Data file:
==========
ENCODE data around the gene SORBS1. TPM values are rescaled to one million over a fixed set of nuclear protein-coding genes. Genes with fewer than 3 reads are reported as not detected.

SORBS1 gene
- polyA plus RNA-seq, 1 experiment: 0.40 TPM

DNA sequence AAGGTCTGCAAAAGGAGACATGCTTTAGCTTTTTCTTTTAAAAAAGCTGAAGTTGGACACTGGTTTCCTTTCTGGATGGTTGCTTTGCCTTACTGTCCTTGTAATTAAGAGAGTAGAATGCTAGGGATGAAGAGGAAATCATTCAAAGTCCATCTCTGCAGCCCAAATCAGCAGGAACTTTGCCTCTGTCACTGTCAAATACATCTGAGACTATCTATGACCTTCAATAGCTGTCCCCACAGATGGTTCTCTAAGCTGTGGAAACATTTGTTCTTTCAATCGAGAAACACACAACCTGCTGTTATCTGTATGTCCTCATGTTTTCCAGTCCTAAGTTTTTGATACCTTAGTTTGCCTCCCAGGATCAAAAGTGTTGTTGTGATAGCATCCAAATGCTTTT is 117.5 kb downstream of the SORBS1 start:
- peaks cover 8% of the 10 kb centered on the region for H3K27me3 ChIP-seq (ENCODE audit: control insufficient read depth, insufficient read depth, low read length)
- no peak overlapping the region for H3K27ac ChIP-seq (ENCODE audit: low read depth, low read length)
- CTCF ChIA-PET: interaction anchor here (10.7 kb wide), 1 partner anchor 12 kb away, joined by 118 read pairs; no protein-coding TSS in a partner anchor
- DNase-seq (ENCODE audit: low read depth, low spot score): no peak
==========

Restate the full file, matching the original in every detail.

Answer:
ENCODE data around the gene SORBS1. TPM values are rescaled to one million over a fixed set of nuclear protein-coding genes. Genes with fewer than 3 reads are reported as not detected.

SORBS1 gene
- polyA plus RNA-seq, 1 experiment: 0.40 TPM

DNA sequence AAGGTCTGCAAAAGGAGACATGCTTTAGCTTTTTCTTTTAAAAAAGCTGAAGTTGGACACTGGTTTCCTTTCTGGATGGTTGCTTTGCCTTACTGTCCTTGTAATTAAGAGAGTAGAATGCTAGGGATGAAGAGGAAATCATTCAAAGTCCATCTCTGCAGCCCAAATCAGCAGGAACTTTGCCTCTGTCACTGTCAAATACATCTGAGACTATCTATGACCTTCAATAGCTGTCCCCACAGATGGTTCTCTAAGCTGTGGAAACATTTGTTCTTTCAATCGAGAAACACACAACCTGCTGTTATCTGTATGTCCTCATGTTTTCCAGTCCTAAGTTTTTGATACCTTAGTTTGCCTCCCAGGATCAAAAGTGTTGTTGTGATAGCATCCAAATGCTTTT is 117.5 kb downstream of the SORBS1 start:
- peaks cover 8% of the 10 kb centered on the region for H3K27me3 ChIP-seq (ENCODE audit: control insufficient read depth, insufficient read depth, low read length)
- no peak overlapping the region for H3K27ac ChIP-seq (ENCODE audit: low read depth, low read length)
- CTCF ChIA-PET: interaction anchor here (10.7 kb wide), 1 partner anchor 12 kb away, joined by 118 read pairs; no protein-coding TSS in a partner anchor
- DNase-seq (ENCODE audit: low read depth, low spot score): no peak